Going into the season, most had tapped this game as James Neal’s triumphant return to Nashville for the first time since being selected by the Golden Knights in the 2017 Expansion Draft. However, due to unforeseen injury circumstances in Vegas, this game might double as a Subban family reunion.
Assuming Vegas goaltender Malcolm Subban, P.K. Subban’s brother, gets the start on the front end of a back-to-back for the Golden Knights, it will be the first-ever meeting between the Subban brothers at ANY level of hockey.
To add to the intrigue, Malcolm and P.K.’s father Karl will be in attendance as part of the Golden Knights’ fathers trip.
So, what jersey will Karl be wearing at the game?
“I don’t know,” P.K. Subban said on Thursday. “Knowing him, he probably won’t even wear a jersey tomorrow.”
Malcolm was picked up on waivers before the start of the season after spending his first professional years in the Boston Bruins organization. After Vegas’ prized goaltender Marc-Andre Fleury was sidelined with an injury, Malcolm had the chance to take over as a starting goaltender for the first time in the NHL. While he has dealt with injury issues of his own since then, he’s been a rising star for the Golden Knights on their unprecedented run, winning six of his eight starts with a .923 save percentage.
His older brother, watching from afar, has been proud of all of Malcolm’s accomplishments.
“I know he loved his time in Boston, so he’s still close with a lot of guys in the organization,” P.K. said. “He loved his time there, but we know the way the business is and he got an opportunity somewhere else. I think Boston also gave him that opportunity, I’m sure that they knew there was a good chance that he would get picked up on waivers. They’ve done so much for him in his career, but I know that since he’s been in Vegas, it’s been some ups and downs.
“Obviously, he had the injury earlier on once he came in and had a hot start and I know that for him, he had some adversity coming back and re-gaining that confidence and getting back. He did a really good job of that. It shows his growth as a professional and I think he feels pretty confident right now. He’s going to continue to have to work at it every day.”
As far as preparation goes, P.K. has not faced his brother in any organized game of hockey. The last time he took shots on Malcolm was in the driveway when they were kids.
Therefore, he won’t have too many tips for how to beat the goalie.
“There’s no tips, I mean, I haven’t shot on him in awhile,” he said. “Maybe that’s part of his kind of thing is not having me shoot on him so I don’t know where to go. I’ll find a way tomorrow if he’s in there.”
Not to be overshadowed, this will be Neal’s first game against the Predators since being picked by the Golden Knights in the Expansion Draft back in June. While Neal has been posting 13 goals and eight assists through 27 games, his impact is still being felt in Nashville.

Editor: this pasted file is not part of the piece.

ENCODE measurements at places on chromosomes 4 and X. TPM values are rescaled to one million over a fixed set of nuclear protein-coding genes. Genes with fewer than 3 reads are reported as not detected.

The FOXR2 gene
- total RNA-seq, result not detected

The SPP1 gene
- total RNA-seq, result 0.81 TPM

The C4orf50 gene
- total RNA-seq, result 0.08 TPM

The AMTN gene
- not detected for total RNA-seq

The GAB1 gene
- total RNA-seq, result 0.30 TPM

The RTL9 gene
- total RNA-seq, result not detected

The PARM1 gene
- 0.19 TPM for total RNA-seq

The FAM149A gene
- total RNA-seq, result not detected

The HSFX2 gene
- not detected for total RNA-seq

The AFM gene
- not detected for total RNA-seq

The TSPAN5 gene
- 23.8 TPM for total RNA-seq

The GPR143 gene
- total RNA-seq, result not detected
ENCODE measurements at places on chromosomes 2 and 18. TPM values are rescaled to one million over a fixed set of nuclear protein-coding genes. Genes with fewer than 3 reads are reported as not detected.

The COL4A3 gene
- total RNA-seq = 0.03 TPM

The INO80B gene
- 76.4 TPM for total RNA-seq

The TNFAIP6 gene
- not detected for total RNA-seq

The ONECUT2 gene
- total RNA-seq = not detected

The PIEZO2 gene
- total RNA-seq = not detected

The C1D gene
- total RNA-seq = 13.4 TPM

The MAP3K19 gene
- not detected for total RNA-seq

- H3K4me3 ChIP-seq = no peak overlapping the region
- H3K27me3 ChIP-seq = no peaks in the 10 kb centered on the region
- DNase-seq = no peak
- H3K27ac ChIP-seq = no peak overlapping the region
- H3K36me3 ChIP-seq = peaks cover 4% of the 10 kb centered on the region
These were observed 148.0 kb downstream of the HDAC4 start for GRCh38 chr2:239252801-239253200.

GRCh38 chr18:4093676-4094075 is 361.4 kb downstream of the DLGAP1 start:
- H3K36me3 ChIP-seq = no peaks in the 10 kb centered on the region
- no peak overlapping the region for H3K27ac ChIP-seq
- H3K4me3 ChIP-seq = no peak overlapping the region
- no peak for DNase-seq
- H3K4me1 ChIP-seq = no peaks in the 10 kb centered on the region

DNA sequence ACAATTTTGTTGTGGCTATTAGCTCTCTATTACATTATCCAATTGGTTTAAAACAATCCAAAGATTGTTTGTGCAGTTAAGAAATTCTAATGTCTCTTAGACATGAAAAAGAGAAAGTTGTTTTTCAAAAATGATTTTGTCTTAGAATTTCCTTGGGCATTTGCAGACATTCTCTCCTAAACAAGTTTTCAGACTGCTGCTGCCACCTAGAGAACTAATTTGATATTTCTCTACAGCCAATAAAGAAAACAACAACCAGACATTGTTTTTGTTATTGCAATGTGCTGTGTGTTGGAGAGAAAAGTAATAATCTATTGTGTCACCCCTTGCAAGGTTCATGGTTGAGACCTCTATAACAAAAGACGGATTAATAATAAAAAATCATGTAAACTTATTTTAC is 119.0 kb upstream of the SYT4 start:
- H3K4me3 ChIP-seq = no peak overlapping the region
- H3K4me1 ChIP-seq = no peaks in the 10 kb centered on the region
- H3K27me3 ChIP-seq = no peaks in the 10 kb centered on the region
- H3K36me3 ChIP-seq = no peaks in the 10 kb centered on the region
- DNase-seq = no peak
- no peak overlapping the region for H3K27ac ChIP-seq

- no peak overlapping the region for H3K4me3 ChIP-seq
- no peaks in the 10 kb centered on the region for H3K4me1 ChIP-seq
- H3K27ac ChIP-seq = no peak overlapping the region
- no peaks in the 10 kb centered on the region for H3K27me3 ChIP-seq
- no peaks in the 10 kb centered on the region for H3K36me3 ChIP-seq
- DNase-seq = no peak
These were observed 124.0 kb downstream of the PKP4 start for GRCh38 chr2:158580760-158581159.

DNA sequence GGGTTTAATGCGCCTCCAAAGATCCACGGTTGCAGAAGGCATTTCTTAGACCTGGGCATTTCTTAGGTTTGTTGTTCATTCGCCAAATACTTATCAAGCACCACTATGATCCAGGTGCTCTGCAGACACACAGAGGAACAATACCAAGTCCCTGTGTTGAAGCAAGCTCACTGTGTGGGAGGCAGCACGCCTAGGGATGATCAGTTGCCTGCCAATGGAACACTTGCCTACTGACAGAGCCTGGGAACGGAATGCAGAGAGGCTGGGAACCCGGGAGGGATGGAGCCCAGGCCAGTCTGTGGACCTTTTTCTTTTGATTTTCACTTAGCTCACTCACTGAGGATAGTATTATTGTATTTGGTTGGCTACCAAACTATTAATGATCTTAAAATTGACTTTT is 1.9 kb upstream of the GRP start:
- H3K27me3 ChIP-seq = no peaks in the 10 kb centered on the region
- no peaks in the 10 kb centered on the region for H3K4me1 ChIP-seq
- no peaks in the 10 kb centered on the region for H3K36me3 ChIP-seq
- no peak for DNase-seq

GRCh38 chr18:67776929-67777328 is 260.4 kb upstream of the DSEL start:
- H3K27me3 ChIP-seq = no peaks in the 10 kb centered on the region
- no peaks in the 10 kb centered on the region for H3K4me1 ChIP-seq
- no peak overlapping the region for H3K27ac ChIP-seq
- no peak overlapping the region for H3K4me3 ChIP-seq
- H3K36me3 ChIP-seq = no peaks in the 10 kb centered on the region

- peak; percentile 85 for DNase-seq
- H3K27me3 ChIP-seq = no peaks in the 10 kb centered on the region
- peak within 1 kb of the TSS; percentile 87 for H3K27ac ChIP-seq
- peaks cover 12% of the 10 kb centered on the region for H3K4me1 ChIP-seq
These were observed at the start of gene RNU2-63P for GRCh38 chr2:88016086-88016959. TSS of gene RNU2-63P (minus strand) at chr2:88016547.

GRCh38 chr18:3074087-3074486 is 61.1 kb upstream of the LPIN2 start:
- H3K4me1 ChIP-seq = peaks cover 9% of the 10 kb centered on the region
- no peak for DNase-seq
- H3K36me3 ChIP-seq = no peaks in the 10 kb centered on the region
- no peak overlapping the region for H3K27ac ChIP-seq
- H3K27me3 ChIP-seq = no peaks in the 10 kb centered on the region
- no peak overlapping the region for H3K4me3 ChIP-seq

“He was a big part of it,” said head coach Peter Laviolette, who came to the Predators shortly before the trade that brought Neal to Nashville. “He was here from the time I got here, and he was part of the leadership group, part of the reason why I believe we kept taking steps forward and steps in the right direction.”
Neal was brought to the Predators on draft day in 2014 in exchange for Patric Hornqvist and Nick Spaling, the first of many “hockey trades” that general manager David Poile would make. One of the many reasons why that trade was so good for the Predators was that it allowed them to keep their 11th-overall pick.
That pick turned into Kevin Fiala, who had the chance to learn from Neal in his time with the team.
“He was a great guy,” Fiala said of Neal. “I played with him a lot of times last year and he was great. Just a great guy and a great player.”
In essence, Neal was the Predators’ original true top-six forward in the Laviolette era. His arrival signaled a turnaround for the franchise and a new direction for the team. Before Poile made three blockbuster trades in a two-year span, including his recent acquisition of Kyle Turris, the Neal trade was perhaps the biggest in franchise history. In Neal’s first season, a team with a lottery pick the season before turned things around and took the eventual Stanley Cup champion Chicago Blackhawks to six games in the first round.
Goaltender Pekka Rinne, who has been in Nashville longer than any other teammate, remembers Neal’s impact on the team.
“Great player,” he said. “There’s not too many times you play with a guy who’s that kind of goal scorer. You know you’re going to get plus-20 goals from him. He was a very important player for us for the past two or three years when he was here. I really liked playing with him, he’s a great guy and I was extremely disappointed when I saw him go this summer.”
There will likely be a tribute of some sort for Neal during Friday night’s game, as the team has done for other returning Predators alumni. The Predators and Golden Knights get things going from Bridgestone Arena at 7 pm on Friday.